• Where income source is non-confirming or from multiple sources
  • Funds can be raised for any reasonable reason

Advantages of a Secured Loan

  • Larger loans – it allows you to borrow more than personal loans which are usually up to £25,000
  • Long term – similar to a mortgage, it will allow you to borrow funds for a longer term (depending on your expected retirement age/retired income) which in turn helps to keep a more manageable monthly payment, making it more affordable by spreading the cost
  • Borrow more than standard mortgages – Lenders of secured loans will typically allow you to borrow more using higher income multiples or higher loan to values or both
  • Lower rates compared to certain other types of finance such as credit cards and certain personal loans
  • Allows you to keep your existing low rate mortgage product
  • Cheaper alternative to remortgaging as you might be tied into your mortgage product and have high exit charges

Disadvantages of Secured Loans

  • Interest rates can be higher than a mortgage
  • Upfront costs such as lenders arrangement fees and valuation charges
  • As monthly payments are spread over a longer period compared to a short-term unsecured loan, you may end up paying more in the long run
  • Using the equity in your asset

What is a Bridging Loan?

Bridging loans are short-term property secured loans which are mainly used for a variety of property transactions. They are designed to cover a temporary shortage of credit, hence the term ‘bridging’. In general, bridging loans are normally only taken out for up to twelve months. For example, in a situation where a property buyer needs to pay a down payment on a new mortgage before they have sold their existing home, a bridging mortgage could be suitable.

Bridging loans are now used for a variety of property transactions including refurbishing a property for letting or sale as a buy to let property. Many bridging loans of this type are for non regulated transactions i.e. commercial activity

Despite the fact that most bridging loans of this type are subject to the same regulation as mainstream mortgages, interest rates on bridging finance products tend to be higher than on traditional mortgages, reflecting the risk to the lender and will be subject to arrangement fees.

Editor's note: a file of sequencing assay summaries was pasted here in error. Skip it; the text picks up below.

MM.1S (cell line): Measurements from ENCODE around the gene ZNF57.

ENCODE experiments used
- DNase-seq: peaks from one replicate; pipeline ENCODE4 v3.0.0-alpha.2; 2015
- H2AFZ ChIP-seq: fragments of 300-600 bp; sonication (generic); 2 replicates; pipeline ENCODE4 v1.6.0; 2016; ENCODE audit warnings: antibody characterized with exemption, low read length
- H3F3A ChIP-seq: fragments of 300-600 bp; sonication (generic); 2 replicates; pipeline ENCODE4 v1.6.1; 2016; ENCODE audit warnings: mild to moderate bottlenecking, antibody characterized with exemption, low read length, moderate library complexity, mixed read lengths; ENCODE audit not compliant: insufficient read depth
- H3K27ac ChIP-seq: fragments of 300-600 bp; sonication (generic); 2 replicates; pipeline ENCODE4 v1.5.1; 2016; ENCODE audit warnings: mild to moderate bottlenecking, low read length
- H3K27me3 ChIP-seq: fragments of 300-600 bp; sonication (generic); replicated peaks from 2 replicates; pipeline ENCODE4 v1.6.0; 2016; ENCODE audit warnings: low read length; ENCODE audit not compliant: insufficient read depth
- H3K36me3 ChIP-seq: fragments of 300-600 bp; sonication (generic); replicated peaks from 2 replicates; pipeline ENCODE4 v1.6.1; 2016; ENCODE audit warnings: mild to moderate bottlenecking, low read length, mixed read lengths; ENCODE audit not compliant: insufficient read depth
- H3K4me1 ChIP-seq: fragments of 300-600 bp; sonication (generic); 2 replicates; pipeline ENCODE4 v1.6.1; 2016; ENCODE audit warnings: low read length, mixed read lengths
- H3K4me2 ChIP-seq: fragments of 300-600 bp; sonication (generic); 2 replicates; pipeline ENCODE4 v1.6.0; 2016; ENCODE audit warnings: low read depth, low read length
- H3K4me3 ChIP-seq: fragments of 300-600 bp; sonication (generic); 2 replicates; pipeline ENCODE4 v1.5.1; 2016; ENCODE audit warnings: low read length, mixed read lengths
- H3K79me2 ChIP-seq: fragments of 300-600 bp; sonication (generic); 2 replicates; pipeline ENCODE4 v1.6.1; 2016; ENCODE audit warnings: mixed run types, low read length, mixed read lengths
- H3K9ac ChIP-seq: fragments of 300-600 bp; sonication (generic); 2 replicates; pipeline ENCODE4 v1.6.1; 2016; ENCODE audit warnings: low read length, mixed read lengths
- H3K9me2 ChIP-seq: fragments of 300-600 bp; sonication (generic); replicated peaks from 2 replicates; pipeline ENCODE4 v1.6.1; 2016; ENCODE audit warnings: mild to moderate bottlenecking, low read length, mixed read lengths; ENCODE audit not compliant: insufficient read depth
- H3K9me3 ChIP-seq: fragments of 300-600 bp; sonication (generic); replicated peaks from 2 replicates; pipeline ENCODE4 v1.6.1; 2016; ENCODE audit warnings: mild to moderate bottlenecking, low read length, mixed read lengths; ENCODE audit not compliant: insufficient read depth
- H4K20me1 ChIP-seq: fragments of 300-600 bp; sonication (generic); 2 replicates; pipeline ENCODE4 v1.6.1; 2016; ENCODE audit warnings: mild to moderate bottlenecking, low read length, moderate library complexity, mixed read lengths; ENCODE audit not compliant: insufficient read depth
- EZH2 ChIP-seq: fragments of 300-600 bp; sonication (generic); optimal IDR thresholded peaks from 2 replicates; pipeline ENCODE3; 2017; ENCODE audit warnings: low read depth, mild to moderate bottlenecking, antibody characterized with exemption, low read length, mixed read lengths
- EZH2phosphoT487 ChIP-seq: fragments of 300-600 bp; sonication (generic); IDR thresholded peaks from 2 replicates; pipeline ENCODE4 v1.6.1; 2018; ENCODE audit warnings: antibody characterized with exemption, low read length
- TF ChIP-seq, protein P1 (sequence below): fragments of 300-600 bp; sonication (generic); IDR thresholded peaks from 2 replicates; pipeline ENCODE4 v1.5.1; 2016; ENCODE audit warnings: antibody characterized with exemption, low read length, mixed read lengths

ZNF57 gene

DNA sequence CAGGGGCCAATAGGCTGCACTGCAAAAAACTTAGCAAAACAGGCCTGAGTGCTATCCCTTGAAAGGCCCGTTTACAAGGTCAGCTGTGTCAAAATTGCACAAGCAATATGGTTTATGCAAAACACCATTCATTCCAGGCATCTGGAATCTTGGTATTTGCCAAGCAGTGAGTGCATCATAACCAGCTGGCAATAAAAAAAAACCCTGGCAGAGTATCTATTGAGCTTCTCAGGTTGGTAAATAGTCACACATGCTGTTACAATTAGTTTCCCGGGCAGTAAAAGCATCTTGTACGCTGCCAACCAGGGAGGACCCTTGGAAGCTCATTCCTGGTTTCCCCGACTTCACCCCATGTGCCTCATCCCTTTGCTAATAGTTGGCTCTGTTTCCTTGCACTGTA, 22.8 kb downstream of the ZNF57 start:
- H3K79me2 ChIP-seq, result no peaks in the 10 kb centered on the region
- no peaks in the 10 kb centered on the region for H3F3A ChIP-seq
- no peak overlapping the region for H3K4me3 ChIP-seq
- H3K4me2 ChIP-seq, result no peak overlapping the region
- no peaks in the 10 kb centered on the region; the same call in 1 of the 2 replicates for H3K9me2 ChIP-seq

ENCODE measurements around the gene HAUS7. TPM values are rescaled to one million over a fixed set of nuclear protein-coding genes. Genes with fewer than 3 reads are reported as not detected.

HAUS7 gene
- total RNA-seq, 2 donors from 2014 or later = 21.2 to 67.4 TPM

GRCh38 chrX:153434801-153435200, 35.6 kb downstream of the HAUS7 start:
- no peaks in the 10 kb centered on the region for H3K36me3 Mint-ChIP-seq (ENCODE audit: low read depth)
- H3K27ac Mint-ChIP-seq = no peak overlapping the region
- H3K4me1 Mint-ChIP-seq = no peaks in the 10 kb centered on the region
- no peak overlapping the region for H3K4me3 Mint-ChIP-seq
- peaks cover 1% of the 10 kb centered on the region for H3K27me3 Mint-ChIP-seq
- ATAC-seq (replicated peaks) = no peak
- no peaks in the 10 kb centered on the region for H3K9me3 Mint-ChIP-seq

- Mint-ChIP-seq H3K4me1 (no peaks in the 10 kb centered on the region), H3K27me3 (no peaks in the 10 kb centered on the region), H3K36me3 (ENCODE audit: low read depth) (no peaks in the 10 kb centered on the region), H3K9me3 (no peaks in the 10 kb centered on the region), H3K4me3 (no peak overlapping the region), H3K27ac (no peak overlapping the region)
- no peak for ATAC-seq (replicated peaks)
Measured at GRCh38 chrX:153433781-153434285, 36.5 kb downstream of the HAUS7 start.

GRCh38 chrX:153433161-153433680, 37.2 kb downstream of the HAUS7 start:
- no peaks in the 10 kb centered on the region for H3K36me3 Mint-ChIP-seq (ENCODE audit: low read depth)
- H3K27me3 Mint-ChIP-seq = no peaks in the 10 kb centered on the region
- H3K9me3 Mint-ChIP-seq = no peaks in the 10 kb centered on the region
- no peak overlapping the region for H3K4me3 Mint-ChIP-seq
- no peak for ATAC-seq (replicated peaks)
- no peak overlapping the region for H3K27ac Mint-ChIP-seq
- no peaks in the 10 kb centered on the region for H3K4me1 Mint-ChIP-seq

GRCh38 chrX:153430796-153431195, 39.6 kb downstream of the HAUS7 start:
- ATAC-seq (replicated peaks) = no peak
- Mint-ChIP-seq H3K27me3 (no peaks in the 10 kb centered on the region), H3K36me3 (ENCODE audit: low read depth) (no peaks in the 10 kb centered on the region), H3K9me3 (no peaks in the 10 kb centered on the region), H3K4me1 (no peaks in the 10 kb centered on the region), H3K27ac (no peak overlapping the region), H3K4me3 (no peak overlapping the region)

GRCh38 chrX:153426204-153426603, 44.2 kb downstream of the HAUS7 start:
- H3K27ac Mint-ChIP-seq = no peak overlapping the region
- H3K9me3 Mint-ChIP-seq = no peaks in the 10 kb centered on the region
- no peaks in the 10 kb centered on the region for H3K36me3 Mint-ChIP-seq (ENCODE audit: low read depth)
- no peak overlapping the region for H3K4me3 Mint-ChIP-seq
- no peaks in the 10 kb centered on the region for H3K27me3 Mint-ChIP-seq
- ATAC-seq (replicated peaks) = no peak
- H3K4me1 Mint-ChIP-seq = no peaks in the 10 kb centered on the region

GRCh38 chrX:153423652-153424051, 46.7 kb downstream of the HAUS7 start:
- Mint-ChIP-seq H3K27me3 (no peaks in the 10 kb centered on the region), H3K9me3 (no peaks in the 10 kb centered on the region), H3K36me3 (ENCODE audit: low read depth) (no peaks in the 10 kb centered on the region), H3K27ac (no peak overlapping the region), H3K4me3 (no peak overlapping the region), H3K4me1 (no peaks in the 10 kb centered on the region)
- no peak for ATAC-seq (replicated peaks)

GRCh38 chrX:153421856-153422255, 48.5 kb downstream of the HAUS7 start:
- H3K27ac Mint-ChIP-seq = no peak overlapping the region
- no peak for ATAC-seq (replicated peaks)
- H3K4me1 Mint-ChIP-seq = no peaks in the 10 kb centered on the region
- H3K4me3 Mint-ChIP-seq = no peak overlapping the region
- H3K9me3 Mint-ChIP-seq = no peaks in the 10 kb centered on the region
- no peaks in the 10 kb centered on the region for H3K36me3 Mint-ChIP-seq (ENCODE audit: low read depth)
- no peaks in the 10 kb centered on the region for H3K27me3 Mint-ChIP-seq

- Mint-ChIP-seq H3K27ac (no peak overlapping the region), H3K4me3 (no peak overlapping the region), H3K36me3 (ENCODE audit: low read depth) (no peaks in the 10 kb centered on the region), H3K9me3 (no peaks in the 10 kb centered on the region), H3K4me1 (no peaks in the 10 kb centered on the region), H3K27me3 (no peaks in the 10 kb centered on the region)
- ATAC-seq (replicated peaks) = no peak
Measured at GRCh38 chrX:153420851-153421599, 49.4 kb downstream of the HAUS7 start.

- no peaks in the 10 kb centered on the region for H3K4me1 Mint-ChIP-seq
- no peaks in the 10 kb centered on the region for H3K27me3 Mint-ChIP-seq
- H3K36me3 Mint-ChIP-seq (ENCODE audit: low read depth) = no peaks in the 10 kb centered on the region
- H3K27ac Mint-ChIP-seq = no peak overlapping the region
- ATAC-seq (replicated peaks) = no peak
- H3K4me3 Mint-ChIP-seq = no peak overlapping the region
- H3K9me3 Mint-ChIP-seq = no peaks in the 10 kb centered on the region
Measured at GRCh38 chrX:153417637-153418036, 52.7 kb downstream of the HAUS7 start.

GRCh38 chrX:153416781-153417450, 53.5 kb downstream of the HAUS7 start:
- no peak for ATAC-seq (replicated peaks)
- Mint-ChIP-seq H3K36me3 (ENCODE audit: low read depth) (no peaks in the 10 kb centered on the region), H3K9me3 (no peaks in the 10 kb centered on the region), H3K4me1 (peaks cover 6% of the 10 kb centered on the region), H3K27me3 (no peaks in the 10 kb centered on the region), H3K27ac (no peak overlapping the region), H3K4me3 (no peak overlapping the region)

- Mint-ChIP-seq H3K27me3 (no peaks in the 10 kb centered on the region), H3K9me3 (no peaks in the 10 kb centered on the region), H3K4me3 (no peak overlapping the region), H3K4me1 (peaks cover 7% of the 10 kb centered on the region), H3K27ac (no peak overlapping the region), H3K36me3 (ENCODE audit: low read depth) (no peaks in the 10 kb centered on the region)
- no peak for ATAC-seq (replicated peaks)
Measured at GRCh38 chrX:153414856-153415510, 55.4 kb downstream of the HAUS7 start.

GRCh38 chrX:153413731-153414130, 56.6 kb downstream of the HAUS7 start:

All bridging loans must have an exit plan.

What is Bridging Finance?

Bridging finance is exactly the same as a bridging loan, there is no difference between the two financial products although the term bridging loans is far more commonly used than bridging finance. Bridging mortgages are exactly the same as a bridging loans and bridging finance there is no difference between the three financial products. In many ways all three products are actually short term mortgages, either first or second charge. Another term sometimes used is bridging funding.
Short term Bridging Loan Options
Bridging loans can be much more expensive than mainstream mortgages as they are a short-term financing option, designed to assist borrowers who must have a clear exit strategy. The costs can range from 0.44%-1.5% per month, which could add up to anything between 5% & 18% per year, far more than most mortgages. So it pays to do a bridging loan comparison, particularly as rates can vary so much. You can also use bridging loan calculators to determine what your monthly payments would be based on the amount you wish to borrow.As well as having higher interest rates, on bridging loans also very often have arrangement fees and you would have to pay both the lenders’ and your own legal costs.In some cases, the interest rate may be of less importance than the cost of the fees. Paying a higher interest rate in order to pay lower fees could be a smart decision in the long run. In general, the bridging companies’ interest rate will depend on the ‘loan-to-value’, i.e. the amount you are borrowing as a proportion of the property’s value, so it pays to compare as many bridging lenders as possible before you make a decision and also make us of a Bridging loans calculator.

What are Bridging loans used for?

What are bridging loans used for? Bridging loans are typically used for house purchases. They are designed to assist home movers who wish to purchase a new home prior to having sold their existing home. When equity is tied up in an existing mortgage, bridging finance may be appropriate to fund a new property purchase.They can be especially useful for property developers, landlords and people who are purchasing property at auction. Home-movers may wish to use a bridging loan to cover a break in a property chain, so that they can purchase a new property while waiting for a new mortgage. However, it is important to remember that taking out a bridging loan does not guarantee that you will obtain a mortgage in the future.

Types of Bridging loan finance

Types of Bridging Finance There are two main types of bridging loans, open and closed bridge. A closed bridge is available to borrowers who have exchanged contracts for the sale of their current property. An open bridge is for borrowers who have found their ideal home but have not yet put their current property on the market. Due to their nature, closed bridge loans are more flexible and affordable than open bridge loans.

Importance of an exit strategy